Yes, I admit it, I love bacon.

Editor’s warning: If you are a vegetarian or a vegan you might want to skip this column.

Yes, I admit it, I love bacon. In fact I love nearly all things that come from pigs although I am hard pressed to recall when and if I’ve ever had pigs feet or head cheese. Give me a good, well done, flavorful pork roast with a couple of pieces of lefse, some real butter, salt and pepper and I’m in heaven.

I grew up on a farm - just two miles west on Highway 19 - and through the years we raised a few animals for the family’s consumption. One year it was turkeys but mostly it was a few pigs, a couple of heads of cattle and often some chickens.

The trouble with my dad was he would grow to be fond of these critters, especially if we gave them a name, so when it came time to turn them into hamburger or roasts, he just couldn’t do it. We had more than a few Elmers or Bessies who never did die anything but a natural death thanks to my soft-hearted papa. I was always kind of proud of that.

My sister and I were very close in age, I was older by only two years. As children we played with these animals, too. Some were ornery and hard to love, like the turkeys, but we managed to muster some affection for just about all the calves and pigs we raised even if we did hate mucking out the barn, stalls and pig pen.

That being said, I want to address the issue of the proposed Animal Feeding Operation that the letter writer told us about in yesterday’s Devils Lake Journal.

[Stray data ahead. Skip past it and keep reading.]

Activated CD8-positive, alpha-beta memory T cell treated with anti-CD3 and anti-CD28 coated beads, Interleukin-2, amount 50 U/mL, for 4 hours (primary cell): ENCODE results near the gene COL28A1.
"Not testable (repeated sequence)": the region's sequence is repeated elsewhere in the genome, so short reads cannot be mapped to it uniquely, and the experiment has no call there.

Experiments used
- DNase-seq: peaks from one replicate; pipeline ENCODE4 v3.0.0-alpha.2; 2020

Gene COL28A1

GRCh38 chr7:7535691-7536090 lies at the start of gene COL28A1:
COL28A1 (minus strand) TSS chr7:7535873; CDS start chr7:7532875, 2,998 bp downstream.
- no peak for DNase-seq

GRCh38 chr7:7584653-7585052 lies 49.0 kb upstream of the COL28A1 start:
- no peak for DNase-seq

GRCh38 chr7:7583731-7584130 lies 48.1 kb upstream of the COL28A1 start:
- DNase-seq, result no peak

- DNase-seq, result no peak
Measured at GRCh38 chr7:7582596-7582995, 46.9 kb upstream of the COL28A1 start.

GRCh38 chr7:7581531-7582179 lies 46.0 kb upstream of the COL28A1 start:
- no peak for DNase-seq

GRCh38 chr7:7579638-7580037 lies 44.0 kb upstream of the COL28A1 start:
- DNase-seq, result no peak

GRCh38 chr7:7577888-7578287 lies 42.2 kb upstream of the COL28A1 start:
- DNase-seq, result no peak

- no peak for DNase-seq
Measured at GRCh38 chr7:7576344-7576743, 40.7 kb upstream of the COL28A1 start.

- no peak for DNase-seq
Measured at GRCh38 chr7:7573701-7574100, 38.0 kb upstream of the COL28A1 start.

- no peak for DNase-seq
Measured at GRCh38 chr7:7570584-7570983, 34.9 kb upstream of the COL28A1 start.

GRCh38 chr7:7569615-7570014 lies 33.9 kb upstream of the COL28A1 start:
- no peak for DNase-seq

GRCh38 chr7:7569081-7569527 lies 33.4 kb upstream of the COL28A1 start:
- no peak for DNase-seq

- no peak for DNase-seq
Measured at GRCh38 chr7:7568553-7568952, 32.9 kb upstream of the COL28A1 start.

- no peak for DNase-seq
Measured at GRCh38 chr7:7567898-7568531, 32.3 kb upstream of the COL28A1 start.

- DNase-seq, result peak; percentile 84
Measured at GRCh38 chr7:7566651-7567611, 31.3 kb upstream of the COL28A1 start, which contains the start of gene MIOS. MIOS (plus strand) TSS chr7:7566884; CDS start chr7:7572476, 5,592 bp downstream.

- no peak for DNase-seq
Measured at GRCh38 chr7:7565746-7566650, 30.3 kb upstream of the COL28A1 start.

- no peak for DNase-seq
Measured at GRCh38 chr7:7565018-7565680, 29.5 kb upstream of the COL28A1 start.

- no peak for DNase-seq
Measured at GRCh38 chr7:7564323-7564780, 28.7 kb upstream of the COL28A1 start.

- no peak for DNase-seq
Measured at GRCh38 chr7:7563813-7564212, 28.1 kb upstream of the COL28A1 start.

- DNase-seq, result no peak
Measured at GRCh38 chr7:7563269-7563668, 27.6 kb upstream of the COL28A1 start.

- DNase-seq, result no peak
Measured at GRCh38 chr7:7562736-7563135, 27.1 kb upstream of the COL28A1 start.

The gentleman I spoke with from the North Dakota Department of Health this morning assured me that the proposal submitted by Tayler Aasmundstad was for a medium-sized Animal Feeding Operation, not one of those monster sized CAFOs you see in other parts of the state and around the nation.

Although I inherited my dad’s soft heart and believe that animals should be allowed to roam free and live out their lives in the open air like they did at our house, I realize that isn’t practical for an operation that is made up of larger numbers of sows and piglets.

Yes, I feel sorry for the creatures that don’t ever get to enjoy the out-of-doors, to feel the wind on their faces and a good romp in the green grass. When I drive past the bison farm outside of Grand Forks I cringe when I see the animals standing knee deep in feces and mud - not a blade of grass or open prairie in sight.

I also hold my breath as I drive past the hog farm beside Highway 2 as you head toward Grand Forks from Devils Lake. That smell is horrible.

So, yeah, I guess I’m a little goofy for feeling sorry for these animals, but as I stated from the start, I like my bacon, and ham and summer sausage and so on and so on, too.

When I heard of the location of this proposed AFO I did question it seriously.
It is close to the picturesque little cemetery where my parents, grandparents, and great grandparents rest. It is also where I hope to rest one day, as well, the Norway Lutheran Cemetery.
Not far from this Cemetery is another tiny little cemetery, in someone’s field, where the victims of a diphtheria epidemic took a number of people, including three of my Grandpa Matt Moen’s siblings. They are all three buried in the same grave for they died on the same day. I believe they were 12, 8 and 6 years old. That cemetery pre-dates the Norway Lutheran Church and Cemetery which was established on the hill a few years after the epidemic.

To reach either cemetery you have to drive on the questionable road that heads north of the road that leads to Grahams Island. It was underwater for a number of years and abandoned by the township or county. Now that it has emerged from the lake water, local farmers from the area have added gravel and built it up again so they could use it.

How could that little shabby road handle semi-truck traffic that would come and go from the AFO?
The water table is so high in that whole area, there are numerous areas of wetlands and, yes, the lake itself that could be in danger of pollution should a spill occur.

I am by no means an expert on this topic, I just have some questions and concerns.
With all the high and dry and out-of-the-way places North Dakota has - is this the best place for this kind of operation? I wonder.